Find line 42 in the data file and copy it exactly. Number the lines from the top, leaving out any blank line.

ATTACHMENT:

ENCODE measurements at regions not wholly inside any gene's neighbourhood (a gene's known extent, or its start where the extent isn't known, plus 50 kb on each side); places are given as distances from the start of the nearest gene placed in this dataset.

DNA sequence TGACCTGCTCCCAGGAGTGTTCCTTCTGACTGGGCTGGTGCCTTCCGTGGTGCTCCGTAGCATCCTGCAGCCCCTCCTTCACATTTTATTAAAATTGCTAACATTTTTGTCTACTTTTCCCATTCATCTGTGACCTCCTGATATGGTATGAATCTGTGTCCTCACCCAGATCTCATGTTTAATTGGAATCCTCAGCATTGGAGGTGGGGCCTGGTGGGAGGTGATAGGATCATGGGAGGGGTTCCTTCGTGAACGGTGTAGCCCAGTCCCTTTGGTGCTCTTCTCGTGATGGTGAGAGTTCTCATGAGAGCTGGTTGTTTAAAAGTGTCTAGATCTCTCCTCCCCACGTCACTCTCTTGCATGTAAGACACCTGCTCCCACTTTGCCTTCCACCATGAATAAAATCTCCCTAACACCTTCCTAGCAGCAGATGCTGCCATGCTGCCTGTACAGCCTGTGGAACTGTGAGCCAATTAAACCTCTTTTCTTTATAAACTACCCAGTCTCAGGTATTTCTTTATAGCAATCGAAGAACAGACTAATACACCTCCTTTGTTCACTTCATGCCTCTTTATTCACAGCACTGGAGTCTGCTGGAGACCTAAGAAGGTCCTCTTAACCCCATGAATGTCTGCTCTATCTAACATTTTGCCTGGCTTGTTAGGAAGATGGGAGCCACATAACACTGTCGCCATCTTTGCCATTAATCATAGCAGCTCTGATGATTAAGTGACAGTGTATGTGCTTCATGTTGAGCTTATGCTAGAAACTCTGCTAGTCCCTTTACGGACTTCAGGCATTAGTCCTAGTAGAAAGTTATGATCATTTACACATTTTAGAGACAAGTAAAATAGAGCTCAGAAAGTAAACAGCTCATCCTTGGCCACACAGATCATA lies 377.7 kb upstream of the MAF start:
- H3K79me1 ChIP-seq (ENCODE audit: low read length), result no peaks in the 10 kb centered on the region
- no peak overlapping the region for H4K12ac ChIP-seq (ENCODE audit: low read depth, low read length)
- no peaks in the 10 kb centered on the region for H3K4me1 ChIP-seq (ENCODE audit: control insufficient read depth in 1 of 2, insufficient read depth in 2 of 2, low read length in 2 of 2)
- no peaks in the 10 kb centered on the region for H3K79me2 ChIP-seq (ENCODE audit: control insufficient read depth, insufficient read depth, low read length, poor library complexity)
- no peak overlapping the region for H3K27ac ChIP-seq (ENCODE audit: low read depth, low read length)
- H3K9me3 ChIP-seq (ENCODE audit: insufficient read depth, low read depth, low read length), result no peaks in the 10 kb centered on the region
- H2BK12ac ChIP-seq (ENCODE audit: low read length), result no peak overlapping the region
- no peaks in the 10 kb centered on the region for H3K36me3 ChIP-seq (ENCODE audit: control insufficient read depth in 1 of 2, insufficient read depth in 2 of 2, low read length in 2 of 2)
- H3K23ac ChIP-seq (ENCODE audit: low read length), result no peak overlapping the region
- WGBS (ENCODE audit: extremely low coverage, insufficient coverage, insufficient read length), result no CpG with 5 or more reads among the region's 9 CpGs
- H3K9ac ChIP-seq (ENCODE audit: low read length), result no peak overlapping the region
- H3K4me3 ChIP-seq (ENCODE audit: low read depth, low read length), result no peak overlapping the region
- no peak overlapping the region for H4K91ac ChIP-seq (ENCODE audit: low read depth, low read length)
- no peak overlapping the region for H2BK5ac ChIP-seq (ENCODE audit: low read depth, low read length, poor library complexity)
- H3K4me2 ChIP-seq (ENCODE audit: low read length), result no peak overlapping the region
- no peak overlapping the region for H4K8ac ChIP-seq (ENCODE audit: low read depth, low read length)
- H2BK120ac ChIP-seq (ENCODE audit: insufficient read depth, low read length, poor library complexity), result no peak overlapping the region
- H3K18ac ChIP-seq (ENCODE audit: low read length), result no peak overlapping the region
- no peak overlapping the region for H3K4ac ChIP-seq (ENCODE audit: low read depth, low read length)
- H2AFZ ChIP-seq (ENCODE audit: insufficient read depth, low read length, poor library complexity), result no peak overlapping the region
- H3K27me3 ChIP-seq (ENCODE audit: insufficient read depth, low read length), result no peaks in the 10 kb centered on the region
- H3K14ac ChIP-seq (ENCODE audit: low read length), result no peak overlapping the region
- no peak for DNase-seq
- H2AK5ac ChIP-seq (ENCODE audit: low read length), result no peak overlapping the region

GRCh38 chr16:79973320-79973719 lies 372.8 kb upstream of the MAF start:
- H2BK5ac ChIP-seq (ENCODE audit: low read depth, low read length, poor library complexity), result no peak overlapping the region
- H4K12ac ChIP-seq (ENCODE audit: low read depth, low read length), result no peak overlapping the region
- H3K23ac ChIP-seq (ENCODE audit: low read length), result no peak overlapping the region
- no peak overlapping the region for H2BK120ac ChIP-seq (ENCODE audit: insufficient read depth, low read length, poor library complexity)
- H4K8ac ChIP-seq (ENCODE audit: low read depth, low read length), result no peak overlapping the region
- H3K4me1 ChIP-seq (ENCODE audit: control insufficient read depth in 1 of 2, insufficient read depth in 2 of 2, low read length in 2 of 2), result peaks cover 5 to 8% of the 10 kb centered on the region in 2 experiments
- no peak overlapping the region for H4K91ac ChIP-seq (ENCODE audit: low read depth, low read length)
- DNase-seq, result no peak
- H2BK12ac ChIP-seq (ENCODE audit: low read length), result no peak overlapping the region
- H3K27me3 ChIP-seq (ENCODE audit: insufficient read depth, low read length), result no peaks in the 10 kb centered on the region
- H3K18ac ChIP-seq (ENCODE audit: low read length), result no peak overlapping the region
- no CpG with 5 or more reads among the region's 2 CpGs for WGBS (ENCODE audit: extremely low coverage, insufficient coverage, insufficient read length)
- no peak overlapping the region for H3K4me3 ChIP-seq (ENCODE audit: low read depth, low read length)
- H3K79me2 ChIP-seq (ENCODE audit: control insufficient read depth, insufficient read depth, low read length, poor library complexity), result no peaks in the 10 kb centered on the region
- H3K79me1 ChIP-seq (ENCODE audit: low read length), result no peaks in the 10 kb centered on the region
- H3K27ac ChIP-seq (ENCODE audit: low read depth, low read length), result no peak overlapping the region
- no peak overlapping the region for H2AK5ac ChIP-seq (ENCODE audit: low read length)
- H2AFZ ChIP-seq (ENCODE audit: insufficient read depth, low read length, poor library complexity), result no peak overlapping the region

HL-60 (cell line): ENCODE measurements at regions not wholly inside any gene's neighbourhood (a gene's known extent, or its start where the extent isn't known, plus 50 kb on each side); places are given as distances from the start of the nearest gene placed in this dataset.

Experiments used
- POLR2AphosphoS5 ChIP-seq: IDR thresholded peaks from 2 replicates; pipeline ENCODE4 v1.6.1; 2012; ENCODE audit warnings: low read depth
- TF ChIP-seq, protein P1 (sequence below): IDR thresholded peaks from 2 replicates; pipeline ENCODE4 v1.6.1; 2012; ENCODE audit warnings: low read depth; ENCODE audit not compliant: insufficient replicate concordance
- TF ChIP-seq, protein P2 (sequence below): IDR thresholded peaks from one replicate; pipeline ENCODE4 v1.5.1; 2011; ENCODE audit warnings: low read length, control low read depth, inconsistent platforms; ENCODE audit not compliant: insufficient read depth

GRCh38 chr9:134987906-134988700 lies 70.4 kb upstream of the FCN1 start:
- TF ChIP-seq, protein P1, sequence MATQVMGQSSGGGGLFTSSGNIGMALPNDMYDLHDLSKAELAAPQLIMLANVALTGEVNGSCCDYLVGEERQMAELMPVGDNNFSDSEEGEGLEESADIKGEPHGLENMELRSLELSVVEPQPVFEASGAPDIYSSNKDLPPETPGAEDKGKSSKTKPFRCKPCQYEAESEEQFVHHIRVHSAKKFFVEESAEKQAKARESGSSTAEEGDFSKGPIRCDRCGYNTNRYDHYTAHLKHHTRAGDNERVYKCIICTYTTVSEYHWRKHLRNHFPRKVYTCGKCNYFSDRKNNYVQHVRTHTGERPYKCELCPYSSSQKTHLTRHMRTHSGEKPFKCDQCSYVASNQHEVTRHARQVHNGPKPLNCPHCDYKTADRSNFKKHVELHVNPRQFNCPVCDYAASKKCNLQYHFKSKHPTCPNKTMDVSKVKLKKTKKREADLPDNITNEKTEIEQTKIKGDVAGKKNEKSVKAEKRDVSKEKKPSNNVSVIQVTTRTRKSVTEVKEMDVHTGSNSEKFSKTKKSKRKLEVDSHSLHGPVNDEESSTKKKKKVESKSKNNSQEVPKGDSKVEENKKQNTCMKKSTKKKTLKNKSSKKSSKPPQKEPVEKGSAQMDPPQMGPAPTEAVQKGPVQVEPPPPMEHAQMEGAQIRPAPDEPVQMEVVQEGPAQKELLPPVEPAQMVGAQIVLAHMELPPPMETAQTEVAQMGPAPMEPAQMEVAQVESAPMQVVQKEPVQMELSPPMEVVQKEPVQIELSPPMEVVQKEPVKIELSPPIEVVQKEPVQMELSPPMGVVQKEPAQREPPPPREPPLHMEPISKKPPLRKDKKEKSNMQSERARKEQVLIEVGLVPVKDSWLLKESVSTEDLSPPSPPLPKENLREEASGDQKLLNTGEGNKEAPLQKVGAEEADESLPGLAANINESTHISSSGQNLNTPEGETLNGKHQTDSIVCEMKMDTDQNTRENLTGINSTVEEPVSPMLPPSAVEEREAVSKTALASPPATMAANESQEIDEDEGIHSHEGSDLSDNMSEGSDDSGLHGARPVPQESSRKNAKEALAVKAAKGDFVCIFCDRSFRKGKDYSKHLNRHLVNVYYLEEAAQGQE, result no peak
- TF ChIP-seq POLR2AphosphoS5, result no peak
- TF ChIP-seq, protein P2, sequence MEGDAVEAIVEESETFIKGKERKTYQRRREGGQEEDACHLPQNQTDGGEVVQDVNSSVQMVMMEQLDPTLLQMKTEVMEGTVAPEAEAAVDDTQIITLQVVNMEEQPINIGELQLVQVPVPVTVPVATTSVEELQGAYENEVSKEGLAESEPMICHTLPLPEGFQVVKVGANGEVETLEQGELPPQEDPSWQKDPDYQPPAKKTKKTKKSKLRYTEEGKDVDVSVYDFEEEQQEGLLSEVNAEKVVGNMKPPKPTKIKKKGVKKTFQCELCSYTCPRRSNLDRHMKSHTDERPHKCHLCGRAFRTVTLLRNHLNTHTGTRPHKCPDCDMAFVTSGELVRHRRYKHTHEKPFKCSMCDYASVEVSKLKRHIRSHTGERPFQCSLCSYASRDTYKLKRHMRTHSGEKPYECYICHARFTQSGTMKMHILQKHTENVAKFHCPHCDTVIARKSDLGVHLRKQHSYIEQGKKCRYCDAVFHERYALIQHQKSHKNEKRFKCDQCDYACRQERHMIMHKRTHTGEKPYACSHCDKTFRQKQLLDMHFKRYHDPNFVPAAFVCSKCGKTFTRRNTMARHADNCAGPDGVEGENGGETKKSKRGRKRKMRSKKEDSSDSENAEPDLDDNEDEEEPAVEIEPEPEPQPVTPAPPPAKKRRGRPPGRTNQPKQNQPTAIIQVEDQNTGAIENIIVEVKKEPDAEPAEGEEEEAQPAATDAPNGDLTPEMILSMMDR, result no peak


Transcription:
- H3K79me1 ChIP-seq (ENCODE audit: low read length), result no peaks in the 10 kb centered on the region